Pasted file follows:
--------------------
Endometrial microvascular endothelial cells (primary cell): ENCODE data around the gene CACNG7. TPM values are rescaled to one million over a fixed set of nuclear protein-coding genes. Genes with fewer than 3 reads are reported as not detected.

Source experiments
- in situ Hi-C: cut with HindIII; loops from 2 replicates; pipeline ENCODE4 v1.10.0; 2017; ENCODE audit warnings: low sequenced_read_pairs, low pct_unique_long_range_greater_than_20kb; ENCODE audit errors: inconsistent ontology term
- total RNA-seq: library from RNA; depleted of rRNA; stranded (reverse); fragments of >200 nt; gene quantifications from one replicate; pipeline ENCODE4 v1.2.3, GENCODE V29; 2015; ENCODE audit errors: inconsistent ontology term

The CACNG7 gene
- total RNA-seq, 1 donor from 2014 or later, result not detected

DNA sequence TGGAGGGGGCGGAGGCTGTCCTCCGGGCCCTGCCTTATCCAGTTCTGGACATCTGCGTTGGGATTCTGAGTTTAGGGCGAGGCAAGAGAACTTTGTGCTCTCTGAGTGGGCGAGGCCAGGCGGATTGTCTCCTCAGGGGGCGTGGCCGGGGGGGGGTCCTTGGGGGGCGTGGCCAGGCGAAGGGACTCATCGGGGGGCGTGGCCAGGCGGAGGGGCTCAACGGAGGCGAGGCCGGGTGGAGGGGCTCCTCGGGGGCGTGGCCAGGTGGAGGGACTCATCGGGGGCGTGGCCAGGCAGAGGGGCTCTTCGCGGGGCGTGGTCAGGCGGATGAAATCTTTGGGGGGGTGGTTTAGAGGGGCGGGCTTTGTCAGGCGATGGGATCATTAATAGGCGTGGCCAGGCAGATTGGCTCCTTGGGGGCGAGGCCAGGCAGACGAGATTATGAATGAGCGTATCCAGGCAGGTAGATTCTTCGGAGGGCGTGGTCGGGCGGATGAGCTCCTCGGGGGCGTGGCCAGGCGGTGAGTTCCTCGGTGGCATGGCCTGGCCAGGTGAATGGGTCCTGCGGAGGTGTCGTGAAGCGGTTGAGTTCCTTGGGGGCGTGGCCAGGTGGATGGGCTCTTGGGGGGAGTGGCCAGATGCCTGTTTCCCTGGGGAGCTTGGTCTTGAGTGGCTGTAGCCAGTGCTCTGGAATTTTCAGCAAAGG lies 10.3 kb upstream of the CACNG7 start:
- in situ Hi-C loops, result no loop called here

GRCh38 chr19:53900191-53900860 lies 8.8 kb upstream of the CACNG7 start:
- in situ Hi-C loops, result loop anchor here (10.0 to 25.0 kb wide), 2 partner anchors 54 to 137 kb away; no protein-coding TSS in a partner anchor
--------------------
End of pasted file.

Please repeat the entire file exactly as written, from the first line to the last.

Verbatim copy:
Endometrial microvascular endothelial cells (primary cell): ENCODE data around the gene CACNG7. TPM values are rescaled to one million over a fixed set of nuclear protein-coding genes. Genes with fewer than 3 reads are reported as not detected.

Source experiments
- in situ Hi-C: cut with HindIII; loops from 2 replicates; pipeline ENCODE4 v1.10.0; 2017; ENCODE audit warnings: low sequenced_read_pairs, low pct_unique_long_range_greater_than_20kb; ENCODE audit errors: inconsistent ontology term
- total RNA-seq: library from RNA; depleted of rRNA; stranded (reverse); fragments of >200 nt; gene quantifications from one replicate; pipeline ENCODE4 v1.2.3, GENCODE V29; 2015; ENCODE audit errors: inconsistent ontology term

The CACNG7 gene
- total RNA-seq, 1 donor from 2014 or later, result not detected

DNA sequence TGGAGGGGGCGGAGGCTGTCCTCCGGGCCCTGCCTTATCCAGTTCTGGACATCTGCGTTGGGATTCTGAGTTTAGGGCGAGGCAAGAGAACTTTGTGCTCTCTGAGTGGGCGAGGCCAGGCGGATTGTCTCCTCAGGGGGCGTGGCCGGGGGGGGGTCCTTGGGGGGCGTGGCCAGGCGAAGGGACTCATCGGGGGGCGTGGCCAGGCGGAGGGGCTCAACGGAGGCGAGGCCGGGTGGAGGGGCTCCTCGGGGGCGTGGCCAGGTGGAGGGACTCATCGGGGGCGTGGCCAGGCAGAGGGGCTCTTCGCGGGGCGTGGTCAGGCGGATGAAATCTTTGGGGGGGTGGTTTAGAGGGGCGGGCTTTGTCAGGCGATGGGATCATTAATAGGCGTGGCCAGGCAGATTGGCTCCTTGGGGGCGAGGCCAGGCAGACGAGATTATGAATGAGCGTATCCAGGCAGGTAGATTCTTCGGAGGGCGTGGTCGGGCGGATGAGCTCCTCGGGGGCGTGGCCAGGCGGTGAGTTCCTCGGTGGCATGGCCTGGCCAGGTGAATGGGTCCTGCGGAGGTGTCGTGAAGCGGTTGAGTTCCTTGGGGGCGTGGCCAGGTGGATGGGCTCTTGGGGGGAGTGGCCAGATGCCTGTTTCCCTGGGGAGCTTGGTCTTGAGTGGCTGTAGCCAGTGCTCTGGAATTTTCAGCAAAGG lies 10.3 kb upstream of the CACNG7 start:
- in situ Hi-C loops, result no loop called here

GRCh38 chr19:53900191-53900860 lies 8.8 kb upstream of the CACNG7 start:
- in situ Hi-C loops, result loop anchor here (10.0 to 25.0 kb wide), 2 partner anchors 54 to 137 kb away; no protein-coding TSS in a partner anchor